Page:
Trucks, Side Guards and Cyclists

On July 1, 1998 W.J. Lucas, Regional Coroner for Toronto, July 1, 1998 recommended Transport Canada investigate the feasibility of requiring “side guards” for large trucks, trailers and buses operated in urban areas to prevent pedestrians and cyclists being run over by the rear wheels in collisions with these large vehicles.

Side guards are a legal requirement in the UK and in Europe to reduce injuries to pedestrians and cyclists.  The mechanism of injuries for cyclists and pedestrians involved in slow speed collisions to be a dragging down motion of the victim caused by the large tire’s slow rotation.  Side guards are designed to reduce the risk of a cyclist or pedestrian being dragged down under the rear wheels.  The lack of side guards has been a contributing factor to multiple deaths to cyclists over the years including two deaths within the core in 1996 (which gave rise to the 1998 recommendation) and the death of Ryan Carriere in 2005.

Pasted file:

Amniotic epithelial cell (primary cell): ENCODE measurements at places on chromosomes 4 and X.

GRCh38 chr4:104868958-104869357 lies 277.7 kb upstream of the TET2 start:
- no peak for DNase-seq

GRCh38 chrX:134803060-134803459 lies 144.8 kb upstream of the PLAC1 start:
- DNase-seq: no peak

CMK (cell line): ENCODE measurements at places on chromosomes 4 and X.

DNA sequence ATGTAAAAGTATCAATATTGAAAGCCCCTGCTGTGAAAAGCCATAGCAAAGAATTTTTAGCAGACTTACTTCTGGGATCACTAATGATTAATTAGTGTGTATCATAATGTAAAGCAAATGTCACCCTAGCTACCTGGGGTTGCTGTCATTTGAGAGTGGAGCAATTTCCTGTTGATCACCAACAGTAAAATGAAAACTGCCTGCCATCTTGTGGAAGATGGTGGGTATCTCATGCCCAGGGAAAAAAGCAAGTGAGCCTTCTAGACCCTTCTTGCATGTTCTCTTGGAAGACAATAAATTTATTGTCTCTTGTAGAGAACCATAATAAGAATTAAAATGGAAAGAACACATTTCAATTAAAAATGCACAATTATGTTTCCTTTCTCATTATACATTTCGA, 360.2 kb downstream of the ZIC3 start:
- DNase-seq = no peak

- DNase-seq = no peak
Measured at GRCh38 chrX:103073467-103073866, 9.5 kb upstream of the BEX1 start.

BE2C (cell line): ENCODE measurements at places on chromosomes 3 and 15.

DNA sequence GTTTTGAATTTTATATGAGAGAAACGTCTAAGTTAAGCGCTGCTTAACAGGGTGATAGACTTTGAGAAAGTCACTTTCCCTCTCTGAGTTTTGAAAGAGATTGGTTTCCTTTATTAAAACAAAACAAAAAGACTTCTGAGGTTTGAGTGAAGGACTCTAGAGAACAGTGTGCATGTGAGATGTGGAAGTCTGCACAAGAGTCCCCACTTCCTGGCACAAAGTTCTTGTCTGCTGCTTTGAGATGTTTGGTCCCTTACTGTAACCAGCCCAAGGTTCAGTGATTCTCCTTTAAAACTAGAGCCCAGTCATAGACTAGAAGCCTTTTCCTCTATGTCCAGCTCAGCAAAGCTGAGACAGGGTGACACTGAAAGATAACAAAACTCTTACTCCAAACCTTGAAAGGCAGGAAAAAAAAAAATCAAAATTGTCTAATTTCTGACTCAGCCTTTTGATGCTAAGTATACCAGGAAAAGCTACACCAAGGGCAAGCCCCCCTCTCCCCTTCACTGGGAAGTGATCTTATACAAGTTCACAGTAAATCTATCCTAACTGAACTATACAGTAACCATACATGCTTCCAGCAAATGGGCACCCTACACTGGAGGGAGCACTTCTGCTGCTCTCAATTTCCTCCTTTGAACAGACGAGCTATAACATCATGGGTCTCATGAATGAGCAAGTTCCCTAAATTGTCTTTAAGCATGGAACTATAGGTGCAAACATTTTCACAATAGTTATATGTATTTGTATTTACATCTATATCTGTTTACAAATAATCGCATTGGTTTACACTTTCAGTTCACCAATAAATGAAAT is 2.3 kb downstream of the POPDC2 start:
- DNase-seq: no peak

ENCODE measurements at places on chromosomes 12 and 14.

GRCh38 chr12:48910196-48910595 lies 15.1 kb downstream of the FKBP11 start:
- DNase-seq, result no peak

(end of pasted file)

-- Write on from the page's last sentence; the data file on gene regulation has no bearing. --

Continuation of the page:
The Federal Government (Transport Canada) sets vehicle standards for all new vehicles which are manufactured in or imported into Canada.  The responsibility for mandating truck or bus safety equipment, including retrofitting, would therefore fall under the jurisdiction of Transport Canada.  The responsibility of the Province would include prescribing that side guard protection remain in place and maintained if they were prescribed by the Federal Agency.  Continue reading

Three Feet Rule in Ontario. Do we need it ?

Recently Cheri DiNovo an MPP for Parkdale has brought forward a private members bill requiring motorists to give three feet of space to cyclists.  A similar law has been passed in 16 States south of the border.  What will be seen is how Minister Kathleen Wynne and the government reacts to the proposed law. 

Is this a good law for Ontario?

Yes it is.  If every driver obeyed this basic concept of giving space to cyclists, there would be a sharp reduction in the number of cyclists killed and injured on our roads. Statistics indicate that the majority of cyclist’s injuries and deaths are caused at the time a vehicle passes.  There are very few who could possibly argue that if the law was obeyed, the number of accidents would be reduced.